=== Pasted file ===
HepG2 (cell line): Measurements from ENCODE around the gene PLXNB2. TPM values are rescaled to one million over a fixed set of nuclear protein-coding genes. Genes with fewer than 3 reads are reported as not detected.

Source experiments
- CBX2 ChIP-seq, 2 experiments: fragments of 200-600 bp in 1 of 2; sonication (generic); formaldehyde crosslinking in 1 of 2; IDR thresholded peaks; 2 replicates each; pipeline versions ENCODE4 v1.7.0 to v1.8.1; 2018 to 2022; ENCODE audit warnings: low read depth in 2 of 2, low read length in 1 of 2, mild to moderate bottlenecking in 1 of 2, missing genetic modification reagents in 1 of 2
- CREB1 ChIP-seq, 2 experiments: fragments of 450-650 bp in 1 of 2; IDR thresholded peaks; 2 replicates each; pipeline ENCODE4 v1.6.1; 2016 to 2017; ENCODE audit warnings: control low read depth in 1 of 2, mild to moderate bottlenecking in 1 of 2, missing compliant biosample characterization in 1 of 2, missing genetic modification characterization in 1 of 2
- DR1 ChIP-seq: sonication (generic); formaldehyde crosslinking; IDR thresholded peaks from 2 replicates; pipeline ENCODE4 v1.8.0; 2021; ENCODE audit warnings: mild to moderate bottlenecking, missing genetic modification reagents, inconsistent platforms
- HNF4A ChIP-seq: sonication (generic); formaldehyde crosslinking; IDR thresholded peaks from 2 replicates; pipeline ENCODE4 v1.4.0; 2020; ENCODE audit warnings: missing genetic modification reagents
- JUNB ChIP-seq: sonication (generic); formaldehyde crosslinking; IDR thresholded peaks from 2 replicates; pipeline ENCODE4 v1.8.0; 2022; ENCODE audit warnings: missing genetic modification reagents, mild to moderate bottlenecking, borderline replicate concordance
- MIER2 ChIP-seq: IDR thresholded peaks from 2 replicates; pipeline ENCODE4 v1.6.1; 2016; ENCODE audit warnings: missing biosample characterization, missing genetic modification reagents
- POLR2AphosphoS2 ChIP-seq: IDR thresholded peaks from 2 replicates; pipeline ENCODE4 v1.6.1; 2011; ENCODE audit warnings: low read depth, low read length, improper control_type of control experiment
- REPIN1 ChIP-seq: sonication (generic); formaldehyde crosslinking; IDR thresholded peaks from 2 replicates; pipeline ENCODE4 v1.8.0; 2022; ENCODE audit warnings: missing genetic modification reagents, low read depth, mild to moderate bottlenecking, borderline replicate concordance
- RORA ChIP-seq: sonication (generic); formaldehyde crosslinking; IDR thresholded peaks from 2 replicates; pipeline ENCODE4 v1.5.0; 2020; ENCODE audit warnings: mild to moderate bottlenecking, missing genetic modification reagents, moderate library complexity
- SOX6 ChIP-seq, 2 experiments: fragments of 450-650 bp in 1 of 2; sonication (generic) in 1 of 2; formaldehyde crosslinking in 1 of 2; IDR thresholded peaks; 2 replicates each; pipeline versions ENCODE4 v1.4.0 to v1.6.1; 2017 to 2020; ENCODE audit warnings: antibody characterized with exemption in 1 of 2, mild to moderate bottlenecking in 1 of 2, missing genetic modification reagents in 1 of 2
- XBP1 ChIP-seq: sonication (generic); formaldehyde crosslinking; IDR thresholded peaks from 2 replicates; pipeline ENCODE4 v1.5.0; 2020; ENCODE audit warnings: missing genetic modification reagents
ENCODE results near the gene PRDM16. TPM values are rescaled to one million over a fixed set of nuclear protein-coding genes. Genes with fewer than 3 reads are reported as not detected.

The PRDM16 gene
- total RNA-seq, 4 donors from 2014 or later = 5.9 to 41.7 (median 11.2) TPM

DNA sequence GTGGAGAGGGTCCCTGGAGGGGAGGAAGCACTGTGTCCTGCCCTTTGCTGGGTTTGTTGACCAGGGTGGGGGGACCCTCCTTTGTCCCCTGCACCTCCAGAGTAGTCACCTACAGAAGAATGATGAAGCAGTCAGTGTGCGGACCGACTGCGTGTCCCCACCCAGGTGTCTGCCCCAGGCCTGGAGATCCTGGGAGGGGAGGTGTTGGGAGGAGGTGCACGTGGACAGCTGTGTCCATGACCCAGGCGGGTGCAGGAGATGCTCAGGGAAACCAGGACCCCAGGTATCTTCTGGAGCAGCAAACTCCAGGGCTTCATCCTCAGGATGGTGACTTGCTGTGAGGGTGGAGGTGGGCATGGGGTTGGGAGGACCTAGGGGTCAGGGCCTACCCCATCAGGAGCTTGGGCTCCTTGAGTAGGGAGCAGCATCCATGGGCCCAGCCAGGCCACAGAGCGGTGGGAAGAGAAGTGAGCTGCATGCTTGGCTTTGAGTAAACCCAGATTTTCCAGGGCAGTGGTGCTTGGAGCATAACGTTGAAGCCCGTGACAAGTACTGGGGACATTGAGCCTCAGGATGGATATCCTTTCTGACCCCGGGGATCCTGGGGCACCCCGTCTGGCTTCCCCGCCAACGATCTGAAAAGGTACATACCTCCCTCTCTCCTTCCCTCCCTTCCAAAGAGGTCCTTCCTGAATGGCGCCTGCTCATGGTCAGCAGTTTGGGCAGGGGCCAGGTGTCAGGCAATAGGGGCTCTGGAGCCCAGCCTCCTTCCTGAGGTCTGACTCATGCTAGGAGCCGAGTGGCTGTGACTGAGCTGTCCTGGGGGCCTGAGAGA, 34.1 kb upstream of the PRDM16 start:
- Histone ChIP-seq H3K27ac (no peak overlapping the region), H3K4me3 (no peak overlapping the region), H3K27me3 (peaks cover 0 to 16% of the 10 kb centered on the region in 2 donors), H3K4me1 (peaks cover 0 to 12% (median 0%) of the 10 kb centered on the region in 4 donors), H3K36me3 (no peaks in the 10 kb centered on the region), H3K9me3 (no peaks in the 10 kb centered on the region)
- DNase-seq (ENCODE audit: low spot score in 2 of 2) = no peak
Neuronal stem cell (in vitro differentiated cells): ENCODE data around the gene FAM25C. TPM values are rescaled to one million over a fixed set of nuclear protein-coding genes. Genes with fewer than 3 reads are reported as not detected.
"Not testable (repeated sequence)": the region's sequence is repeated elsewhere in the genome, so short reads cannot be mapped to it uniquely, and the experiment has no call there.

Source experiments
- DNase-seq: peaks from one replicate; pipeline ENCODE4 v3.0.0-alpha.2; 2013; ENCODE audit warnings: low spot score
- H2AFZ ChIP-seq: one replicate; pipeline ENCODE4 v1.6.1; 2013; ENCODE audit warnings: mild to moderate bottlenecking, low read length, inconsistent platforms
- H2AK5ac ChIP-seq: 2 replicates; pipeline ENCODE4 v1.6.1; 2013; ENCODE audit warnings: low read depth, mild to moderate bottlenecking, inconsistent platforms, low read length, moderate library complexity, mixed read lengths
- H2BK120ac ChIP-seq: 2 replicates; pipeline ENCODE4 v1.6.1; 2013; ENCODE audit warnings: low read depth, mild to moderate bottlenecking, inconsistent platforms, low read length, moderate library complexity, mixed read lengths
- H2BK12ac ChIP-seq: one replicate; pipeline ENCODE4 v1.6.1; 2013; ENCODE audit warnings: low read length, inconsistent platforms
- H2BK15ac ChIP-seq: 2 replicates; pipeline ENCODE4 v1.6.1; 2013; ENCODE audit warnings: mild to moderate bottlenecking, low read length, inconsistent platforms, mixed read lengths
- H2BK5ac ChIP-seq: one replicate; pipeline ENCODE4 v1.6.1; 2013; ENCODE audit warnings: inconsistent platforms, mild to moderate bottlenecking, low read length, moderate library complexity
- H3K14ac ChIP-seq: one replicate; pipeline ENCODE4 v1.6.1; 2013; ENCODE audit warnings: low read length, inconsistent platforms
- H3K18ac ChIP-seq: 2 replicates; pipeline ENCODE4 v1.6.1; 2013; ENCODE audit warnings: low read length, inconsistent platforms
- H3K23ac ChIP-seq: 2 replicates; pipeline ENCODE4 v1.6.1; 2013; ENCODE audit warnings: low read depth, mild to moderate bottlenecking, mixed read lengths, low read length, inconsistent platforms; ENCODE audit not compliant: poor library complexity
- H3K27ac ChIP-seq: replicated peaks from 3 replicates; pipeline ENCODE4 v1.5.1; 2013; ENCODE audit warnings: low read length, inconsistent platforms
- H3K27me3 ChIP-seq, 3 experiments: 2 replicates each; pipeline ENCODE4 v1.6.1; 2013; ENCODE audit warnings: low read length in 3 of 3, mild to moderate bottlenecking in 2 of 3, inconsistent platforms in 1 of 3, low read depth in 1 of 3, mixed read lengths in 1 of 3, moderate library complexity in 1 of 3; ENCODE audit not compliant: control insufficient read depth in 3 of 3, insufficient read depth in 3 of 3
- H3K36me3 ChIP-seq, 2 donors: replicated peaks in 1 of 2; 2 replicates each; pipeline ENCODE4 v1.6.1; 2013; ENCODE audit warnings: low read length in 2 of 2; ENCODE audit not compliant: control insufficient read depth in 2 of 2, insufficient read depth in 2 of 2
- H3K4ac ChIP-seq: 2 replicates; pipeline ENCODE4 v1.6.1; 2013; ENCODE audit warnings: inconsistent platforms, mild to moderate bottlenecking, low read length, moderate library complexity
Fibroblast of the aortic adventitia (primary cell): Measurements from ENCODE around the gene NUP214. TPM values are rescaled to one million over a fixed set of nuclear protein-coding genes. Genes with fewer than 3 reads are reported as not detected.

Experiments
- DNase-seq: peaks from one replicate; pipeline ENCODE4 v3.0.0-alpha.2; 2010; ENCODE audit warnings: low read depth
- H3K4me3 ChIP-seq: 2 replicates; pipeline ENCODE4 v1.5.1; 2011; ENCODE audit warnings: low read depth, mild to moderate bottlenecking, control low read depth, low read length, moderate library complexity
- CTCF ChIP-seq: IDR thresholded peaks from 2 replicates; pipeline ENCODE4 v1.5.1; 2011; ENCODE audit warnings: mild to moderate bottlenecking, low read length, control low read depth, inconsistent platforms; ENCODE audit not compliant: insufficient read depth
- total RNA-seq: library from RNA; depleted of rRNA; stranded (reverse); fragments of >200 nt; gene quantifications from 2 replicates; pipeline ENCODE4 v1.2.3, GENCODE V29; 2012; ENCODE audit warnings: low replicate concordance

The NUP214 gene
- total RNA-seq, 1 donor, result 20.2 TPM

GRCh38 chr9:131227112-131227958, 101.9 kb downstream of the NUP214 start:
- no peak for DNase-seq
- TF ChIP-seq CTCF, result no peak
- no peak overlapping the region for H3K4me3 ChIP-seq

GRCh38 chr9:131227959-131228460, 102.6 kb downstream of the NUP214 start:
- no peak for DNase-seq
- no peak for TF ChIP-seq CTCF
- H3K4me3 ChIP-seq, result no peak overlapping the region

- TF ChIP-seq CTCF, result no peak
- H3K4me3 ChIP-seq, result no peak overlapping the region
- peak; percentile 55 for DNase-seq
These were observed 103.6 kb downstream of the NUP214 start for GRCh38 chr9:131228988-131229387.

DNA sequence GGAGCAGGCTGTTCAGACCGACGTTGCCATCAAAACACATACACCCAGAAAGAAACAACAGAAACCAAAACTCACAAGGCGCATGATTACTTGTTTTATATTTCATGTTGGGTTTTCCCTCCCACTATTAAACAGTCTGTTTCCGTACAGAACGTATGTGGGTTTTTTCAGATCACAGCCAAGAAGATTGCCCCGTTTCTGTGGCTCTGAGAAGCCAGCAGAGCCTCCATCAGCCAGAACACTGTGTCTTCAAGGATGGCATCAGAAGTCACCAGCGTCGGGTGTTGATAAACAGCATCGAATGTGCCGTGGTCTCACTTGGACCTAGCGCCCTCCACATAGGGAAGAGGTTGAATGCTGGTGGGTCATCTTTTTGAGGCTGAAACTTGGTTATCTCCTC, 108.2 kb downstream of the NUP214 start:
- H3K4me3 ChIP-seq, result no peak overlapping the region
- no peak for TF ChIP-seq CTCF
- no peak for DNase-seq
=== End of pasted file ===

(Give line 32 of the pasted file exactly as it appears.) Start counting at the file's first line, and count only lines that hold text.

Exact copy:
- H3K23ac ChIP-seq: 2 replicates; pipeline ENCODE4 v1.6.1; 2013; ENCODE audit warnings: low read depth, mild to moderate bottlenecking, mixed read lengths, low read length, inconsistent platforms; ENCODE audit not compliant: poor library complexity